Bon Iver grows as Vernon’s connections do, allowing a performer who is leery of the fame machine (in part due to anxiety) to step back and democratize the voice of his group. Together, they’re creating a musical language that’s left of center but shy of inscrutability. They’re reliable but not predictable. The distance Bon Iver covers from one album to the next recalls the journey of Beck in the ’90s, both for the bold nerve of mixing folk sounds with hip-hop production values and for the sense that each new album is the culmination of all the incremental moves before it. You don’t get the lush, louche funk and laconic country sounds of Beck’s 1999 Midnite Vultures without passing through Mellow Gold’s country-rap convergence, Odelay’s big beat foundation, and the time-traveling genre exercises of Mutations. Similarly, i,i feels like the end of a world-building exercise that Emma kicked off. Blasts of strings, horns, pianos, and voices compete with synthetic keys, programmed drums, and robotic, manipulated vocals. Like a feisty young nation-state, this music balances a love of nature with the necessity of industrialization. It makes good use of machines, but it is bleak and even paranoid about where our reliance on them is headed.
As far as any Justin Vernon lyric sheet can be surmised to have a singular meaning, i,i is an album about the daily dread of watching the world stumble into gridlock over solvable issues. The woeful “Sh’Diah,” or “Shittiest Day in American History,” recalls the morning after Election Day 2016, when many Americans were confronted with the reality that not everyone shares the dream of inclusiveness the union was built on. “Hey, Ma” hits at people hoarding wealth and resources while others starve: “Full time you talk your money up / While it’s living in a coal mine / Tall time to call your ma.” “U (Man Like)” warns that the union is only as stable as its most impoverished citizens and imagines a future when our misdoings catch up with us. (“So, Cerberus, ride / Bring those dead alive / Like Pirate Jenny on the Black Freighter.”) “Marion” frets over “the rising sea,” while “Naeem” evokes the era’s daily horror in one line: “I can hear crying.”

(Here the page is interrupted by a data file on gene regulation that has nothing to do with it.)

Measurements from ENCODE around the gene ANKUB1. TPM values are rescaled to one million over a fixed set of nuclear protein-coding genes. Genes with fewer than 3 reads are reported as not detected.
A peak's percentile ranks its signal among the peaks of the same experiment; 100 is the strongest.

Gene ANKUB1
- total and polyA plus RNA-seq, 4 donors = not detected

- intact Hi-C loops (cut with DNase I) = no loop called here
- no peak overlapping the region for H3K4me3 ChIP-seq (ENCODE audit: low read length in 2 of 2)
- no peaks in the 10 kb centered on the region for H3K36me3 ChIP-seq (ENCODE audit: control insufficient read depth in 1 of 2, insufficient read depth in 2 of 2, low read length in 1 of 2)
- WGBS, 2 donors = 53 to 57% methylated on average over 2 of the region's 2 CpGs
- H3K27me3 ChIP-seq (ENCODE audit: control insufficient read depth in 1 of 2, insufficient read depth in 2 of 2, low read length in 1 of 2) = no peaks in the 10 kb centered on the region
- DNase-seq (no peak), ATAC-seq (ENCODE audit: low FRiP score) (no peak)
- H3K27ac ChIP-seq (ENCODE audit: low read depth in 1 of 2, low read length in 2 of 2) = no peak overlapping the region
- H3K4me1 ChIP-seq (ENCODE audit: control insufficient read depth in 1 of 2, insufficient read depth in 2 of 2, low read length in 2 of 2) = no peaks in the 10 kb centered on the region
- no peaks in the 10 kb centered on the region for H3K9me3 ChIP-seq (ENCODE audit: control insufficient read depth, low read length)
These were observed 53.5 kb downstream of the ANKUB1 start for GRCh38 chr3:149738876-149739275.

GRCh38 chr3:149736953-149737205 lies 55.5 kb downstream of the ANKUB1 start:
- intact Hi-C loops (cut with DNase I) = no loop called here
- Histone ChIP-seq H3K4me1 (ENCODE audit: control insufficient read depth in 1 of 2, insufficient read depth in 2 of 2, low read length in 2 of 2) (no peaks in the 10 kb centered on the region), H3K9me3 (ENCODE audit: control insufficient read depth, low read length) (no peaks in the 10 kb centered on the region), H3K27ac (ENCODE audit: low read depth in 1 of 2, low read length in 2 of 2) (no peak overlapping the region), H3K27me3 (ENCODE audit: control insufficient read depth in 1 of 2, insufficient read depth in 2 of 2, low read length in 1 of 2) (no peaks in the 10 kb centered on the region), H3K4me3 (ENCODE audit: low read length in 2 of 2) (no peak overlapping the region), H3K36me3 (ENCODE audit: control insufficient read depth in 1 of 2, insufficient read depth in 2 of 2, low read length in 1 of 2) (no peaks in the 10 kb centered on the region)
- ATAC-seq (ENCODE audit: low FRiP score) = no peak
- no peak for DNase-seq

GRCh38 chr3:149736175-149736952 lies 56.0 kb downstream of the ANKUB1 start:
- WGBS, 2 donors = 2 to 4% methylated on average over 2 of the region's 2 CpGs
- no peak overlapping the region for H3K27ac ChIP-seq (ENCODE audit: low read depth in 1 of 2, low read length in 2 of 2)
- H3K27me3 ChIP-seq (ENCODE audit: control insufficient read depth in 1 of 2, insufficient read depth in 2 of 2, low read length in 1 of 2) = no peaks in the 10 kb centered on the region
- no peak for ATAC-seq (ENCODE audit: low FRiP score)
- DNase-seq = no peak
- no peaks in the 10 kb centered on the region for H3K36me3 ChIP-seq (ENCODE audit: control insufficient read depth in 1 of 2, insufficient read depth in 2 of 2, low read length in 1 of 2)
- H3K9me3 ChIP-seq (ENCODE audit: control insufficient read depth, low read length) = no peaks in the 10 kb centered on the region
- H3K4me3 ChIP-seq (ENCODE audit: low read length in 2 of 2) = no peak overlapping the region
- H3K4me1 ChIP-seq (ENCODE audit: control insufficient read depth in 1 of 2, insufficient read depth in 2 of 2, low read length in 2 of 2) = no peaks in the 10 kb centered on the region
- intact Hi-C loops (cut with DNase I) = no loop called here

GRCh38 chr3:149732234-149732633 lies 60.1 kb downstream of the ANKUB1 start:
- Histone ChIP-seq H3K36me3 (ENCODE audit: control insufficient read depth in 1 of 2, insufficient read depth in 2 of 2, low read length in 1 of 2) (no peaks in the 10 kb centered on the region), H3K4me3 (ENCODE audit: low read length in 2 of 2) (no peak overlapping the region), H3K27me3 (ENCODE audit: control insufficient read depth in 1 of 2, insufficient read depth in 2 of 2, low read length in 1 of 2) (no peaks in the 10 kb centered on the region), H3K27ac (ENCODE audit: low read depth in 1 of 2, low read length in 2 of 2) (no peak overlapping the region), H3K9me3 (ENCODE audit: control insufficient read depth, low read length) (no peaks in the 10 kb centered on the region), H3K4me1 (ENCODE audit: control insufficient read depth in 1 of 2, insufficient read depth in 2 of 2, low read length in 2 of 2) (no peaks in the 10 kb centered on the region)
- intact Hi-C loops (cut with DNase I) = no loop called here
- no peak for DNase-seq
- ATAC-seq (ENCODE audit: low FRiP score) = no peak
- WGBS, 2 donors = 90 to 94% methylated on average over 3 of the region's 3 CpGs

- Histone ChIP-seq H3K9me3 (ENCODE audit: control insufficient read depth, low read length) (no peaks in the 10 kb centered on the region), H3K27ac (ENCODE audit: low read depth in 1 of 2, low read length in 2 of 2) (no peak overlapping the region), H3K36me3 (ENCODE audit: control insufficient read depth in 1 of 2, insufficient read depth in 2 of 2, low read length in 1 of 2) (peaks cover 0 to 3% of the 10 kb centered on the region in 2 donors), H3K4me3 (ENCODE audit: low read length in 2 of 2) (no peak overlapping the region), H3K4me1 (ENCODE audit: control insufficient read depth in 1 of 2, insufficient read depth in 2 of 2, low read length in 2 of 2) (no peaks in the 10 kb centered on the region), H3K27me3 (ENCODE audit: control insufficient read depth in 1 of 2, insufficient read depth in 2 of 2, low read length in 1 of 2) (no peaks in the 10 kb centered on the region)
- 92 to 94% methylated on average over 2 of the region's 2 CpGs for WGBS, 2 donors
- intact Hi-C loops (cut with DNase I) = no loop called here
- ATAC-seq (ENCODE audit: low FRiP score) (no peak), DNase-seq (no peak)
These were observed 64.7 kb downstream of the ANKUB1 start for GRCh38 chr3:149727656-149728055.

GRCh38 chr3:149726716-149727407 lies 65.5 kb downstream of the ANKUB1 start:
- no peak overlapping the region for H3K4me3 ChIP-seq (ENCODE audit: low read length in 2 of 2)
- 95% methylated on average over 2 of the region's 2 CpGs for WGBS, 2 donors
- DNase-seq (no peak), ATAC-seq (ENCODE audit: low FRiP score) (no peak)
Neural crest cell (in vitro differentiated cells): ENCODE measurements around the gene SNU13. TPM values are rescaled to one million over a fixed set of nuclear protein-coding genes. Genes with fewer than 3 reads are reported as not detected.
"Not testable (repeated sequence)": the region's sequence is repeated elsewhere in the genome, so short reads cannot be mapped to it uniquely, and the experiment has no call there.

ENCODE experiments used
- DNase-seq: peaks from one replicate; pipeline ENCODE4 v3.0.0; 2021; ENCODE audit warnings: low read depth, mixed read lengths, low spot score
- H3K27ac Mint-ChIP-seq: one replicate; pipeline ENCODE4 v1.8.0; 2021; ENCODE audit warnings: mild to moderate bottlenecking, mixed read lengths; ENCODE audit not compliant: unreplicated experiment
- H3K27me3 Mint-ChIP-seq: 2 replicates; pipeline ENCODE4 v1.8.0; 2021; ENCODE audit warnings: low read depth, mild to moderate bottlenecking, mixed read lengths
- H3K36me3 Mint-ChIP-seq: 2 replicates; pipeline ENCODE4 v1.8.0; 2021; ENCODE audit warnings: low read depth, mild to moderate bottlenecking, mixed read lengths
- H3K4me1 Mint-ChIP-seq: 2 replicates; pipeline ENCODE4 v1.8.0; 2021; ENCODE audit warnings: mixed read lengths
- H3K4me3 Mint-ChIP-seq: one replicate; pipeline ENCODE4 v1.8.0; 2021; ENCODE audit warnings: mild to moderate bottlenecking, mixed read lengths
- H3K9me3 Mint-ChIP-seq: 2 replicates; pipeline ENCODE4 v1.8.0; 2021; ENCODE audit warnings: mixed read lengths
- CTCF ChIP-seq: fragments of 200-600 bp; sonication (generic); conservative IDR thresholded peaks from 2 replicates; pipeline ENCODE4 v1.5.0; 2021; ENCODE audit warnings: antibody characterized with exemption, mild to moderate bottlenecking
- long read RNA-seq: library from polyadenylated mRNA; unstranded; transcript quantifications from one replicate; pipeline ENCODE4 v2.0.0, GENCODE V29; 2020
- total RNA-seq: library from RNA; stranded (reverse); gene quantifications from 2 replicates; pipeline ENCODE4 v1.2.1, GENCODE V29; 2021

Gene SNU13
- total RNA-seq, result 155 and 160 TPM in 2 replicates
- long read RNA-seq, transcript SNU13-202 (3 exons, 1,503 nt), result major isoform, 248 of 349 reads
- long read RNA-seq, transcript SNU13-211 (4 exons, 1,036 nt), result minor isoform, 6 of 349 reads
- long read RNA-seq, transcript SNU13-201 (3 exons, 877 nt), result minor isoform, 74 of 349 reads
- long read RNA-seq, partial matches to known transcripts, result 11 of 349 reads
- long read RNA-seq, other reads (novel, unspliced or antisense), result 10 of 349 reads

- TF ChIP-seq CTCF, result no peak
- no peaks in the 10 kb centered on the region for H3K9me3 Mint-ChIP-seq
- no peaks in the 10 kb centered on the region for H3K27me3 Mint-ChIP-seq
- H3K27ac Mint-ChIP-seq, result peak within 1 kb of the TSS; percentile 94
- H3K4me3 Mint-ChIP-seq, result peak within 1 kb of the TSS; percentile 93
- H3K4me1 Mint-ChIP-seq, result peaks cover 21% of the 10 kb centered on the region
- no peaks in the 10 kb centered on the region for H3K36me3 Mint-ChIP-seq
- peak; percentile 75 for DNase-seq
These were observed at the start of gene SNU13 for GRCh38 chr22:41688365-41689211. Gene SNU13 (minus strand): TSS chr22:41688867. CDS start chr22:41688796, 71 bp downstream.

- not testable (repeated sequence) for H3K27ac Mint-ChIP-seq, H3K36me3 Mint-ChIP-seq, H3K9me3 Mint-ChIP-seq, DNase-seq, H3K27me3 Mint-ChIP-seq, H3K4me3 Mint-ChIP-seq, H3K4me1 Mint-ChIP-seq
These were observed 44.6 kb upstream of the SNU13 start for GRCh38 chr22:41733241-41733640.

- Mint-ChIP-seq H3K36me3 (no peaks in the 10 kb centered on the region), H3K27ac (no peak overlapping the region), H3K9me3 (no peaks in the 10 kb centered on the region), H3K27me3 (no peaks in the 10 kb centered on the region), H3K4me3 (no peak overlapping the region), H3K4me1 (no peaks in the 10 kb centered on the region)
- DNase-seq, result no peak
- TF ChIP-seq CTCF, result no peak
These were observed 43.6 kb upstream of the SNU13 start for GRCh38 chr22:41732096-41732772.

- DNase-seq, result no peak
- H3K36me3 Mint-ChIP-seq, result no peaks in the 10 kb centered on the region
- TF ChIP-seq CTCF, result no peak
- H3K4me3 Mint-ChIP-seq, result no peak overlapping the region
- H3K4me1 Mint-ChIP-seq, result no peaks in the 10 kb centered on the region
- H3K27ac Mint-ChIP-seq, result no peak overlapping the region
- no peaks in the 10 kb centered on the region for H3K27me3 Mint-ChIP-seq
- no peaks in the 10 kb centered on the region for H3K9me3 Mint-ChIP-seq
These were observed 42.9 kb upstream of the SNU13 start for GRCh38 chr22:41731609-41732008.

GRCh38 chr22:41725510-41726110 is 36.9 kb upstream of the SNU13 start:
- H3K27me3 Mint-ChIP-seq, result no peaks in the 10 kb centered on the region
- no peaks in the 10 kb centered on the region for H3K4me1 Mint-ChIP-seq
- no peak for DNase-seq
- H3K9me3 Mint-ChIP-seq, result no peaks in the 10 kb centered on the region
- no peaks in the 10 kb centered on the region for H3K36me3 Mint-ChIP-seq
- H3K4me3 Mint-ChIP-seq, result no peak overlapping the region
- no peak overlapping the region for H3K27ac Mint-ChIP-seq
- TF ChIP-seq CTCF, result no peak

Like the political ’80s album rock his music evokes at its most mannered and folksy, Vernon is after more than just to scare us. He’s trying to move people to action, to name our troubles and overcome them. This music is a call to rectify a great disorder, just like Hornsby’s “The Way It Is,” Bruce Cockburn’s “If I Had a Rocket Launcher,” and Peter Gabriel’s “Biko.” The new album’s cautionary lyrics, pointed emphasis on teamwork, and collaborations with a prodigious chorus of outside voices and instrumentalists — the guest list includes Hornsby, Francis Starlite, James Blake, Velvet Negroni, members of Wye Oak and the National, DeYarmond Edison alums, and many more — are a stunning reversal for a project that began as a work of hermetic isolation and hushed personal reflection. It’s the thinking person’s journey, building a platform by hook or by crook and then using it to inspire like-minded peers to do the same. The continued success of the Bon Iver experiment is a function of an unblinking vision and the wisdom to know whom to have in the room; i,i maintains the streak. “What I think we need / Is elasticity, empowerment, and ease,” Vernon sings on “Salem.” We get up by getting together.